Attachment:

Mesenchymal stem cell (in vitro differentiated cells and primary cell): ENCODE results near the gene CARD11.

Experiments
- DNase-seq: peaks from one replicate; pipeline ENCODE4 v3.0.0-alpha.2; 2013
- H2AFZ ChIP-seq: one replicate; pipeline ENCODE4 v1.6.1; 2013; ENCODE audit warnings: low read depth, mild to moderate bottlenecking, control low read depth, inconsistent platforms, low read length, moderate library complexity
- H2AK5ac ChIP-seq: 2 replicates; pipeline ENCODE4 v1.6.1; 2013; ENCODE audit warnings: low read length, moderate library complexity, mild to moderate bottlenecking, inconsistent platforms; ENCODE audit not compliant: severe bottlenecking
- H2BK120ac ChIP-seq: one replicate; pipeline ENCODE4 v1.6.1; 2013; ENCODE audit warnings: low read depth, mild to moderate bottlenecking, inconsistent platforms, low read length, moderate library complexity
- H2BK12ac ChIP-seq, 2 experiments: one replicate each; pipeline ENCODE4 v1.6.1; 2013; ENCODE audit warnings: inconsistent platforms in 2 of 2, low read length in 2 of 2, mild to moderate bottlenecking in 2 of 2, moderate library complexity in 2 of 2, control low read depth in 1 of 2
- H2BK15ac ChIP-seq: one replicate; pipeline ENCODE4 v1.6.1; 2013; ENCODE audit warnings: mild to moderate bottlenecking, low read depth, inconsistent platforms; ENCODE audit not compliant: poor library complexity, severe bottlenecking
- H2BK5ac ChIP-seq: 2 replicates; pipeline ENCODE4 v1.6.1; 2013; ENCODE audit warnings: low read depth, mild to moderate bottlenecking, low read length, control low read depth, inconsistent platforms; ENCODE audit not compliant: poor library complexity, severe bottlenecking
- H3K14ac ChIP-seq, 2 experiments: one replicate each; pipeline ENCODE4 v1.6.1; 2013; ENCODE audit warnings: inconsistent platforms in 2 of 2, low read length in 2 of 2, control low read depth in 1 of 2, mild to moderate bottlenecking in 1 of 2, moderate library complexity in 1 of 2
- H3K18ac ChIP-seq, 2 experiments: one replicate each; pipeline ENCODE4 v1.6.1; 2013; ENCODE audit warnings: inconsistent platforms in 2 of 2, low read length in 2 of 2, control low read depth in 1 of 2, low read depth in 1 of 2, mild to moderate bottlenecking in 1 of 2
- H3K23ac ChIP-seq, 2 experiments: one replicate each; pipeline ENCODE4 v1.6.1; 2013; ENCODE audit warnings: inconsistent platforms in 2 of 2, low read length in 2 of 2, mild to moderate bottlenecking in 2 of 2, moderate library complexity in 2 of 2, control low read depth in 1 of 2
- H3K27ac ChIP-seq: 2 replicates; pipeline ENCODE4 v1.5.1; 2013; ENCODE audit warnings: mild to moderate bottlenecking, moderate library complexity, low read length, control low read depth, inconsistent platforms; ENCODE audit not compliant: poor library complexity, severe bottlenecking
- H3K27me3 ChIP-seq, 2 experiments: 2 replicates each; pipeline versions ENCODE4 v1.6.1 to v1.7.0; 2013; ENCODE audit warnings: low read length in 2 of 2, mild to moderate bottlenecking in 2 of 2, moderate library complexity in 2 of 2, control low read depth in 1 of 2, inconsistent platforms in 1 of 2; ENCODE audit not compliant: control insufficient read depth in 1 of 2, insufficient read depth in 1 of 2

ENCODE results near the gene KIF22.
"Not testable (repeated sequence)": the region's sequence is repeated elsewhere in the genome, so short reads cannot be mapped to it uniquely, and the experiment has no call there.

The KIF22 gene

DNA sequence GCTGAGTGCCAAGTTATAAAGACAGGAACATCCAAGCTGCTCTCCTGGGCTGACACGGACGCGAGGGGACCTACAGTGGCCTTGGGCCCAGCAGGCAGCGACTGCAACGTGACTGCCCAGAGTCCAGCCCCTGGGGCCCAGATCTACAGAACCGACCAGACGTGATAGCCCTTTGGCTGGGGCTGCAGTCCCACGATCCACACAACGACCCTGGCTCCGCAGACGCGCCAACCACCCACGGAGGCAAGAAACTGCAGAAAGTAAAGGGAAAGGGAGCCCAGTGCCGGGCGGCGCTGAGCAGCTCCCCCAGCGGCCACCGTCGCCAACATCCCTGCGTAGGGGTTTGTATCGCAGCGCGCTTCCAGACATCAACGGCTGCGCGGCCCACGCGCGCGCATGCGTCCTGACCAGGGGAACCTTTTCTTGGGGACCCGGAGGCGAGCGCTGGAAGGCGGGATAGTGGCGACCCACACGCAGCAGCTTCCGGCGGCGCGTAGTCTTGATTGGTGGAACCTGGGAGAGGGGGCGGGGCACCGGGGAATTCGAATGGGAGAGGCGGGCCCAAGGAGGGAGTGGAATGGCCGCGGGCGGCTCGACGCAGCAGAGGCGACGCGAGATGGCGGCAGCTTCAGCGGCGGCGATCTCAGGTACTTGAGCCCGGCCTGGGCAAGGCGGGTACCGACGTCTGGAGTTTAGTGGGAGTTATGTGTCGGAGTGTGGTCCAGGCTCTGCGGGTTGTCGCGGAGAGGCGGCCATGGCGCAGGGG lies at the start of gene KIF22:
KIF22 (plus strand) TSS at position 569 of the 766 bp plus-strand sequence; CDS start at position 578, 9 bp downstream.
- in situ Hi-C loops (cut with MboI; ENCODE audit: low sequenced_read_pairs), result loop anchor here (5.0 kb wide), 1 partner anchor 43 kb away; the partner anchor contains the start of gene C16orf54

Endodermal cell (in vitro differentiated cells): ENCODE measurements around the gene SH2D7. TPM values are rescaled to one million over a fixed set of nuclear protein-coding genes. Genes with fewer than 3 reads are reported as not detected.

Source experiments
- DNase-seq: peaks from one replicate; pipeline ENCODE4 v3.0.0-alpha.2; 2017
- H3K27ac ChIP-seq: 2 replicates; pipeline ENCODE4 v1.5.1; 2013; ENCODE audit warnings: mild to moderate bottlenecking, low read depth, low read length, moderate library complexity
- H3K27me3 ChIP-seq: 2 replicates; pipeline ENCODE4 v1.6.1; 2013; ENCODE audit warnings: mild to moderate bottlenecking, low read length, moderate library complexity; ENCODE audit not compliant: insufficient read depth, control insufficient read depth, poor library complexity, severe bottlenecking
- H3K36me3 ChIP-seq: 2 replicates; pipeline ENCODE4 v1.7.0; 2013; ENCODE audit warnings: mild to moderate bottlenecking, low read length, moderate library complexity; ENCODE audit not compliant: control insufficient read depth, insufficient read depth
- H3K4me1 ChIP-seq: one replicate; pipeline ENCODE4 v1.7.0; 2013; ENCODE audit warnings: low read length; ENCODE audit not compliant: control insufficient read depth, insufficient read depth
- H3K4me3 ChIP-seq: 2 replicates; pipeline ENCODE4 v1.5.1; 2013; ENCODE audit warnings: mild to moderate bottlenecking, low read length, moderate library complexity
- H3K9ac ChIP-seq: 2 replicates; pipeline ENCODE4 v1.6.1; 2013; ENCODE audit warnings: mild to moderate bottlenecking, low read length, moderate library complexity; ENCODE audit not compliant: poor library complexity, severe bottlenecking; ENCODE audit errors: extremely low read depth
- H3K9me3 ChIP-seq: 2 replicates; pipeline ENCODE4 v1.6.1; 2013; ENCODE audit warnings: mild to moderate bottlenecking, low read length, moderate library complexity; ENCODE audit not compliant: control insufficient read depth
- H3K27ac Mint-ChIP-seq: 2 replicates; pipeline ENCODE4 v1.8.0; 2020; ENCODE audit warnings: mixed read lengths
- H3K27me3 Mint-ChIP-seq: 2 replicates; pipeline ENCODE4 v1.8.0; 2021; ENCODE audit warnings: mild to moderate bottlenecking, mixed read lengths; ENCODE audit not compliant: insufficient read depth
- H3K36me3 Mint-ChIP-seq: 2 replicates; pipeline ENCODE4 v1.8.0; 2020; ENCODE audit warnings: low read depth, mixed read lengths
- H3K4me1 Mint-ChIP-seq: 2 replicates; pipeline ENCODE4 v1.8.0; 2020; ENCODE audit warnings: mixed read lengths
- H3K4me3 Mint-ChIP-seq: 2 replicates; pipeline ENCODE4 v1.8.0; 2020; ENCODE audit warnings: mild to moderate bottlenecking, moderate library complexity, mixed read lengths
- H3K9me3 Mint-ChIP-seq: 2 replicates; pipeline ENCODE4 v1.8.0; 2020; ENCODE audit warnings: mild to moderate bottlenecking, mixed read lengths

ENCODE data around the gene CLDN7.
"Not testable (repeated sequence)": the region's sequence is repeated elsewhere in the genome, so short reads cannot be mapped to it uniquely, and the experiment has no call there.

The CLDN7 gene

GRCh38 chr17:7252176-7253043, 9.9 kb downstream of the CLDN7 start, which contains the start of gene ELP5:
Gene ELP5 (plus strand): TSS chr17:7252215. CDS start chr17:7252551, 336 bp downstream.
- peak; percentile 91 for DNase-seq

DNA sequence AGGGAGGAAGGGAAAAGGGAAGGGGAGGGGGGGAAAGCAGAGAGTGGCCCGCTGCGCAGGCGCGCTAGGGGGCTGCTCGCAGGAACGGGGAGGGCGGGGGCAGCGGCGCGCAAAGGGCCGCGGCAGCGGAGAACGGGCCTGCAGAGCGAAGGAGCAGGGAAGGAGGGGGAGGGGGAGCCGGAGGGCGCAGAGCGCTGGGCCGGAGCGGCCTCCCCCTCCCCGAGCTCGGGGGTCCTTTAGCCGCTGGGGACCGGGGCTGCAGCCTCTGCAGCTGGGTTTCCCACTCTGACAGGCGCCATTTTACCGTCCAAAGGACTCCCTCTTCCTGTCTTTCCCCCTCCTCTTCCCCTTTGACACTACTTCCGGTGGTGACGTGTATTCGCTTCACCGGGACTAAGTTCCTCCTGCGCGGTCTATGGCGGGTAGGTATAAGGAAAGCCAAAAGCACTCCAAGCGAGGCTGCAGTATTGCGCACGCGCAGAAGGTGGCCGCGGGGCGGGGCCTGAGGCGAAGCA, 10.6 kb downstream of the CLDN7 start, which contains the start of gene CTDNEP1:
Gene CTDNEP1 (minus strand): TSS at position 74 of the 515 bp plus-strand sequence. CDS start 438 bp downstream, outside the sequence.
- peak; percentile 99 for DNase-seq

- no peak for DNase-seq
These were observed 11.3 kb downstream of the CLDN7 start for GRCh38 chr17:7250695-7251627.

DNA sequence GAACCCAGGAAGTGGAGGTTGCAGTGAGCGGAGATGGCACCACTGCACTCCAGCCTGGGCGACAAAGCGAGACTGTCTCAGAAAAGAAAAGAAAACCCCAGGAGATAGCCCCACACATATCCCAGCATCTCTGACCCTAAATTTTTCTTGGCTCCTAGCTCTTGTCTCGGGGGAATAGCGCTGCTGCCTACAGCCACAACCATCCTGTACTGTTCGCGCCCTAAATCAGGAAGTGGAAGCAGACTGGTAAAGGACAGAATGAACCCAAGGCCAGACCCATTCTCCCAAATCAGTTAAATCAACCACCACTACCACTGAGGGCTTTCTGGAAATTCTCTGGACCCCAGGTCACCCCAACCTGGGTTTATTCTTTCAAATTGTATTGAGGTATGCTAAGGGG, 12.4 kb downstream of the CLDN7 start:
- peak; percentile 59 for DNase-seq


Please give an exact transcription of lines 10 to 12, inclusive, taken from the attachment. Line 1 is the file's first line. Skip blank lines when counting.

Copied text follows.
- H3K14ac ChIP-seq, 2 experiments: one replicate each; pipeline ENCODE4 v1.6.1; 2013; ENCODE audit warnings: inconsistent platforms in 2 of 2, low read length in 2 of 2, control low read depth in 1 of 2, mild to moderate bottlenecking in 1 of 2, moderate library complexity in 1 of 2
- H3K18ac ChIP-seq, 2 experiments: one replicate each; pipeline ENCODE4 v1.6.1; 2013; ENCODE audit warnings: inconsistent platforms in 2 of 2, low read length in 2 of 2, control low read depth in 1 of 2, low read depth in 1 of 2, mild to moderate bottlenecking in 1 of 2
- H3K23ac ChIP-seq, 2 experiments: one replicate each; pipeline ENCODE4 v1.6.1; 2013; ENCODE audit warnings: inconsistent platforms in 2 of 2, low read length in 2 of 2, mild to moderate bottlenecking in 2 of 2, moderate library complexity in 2 of 2, control low read depth in 1 of 2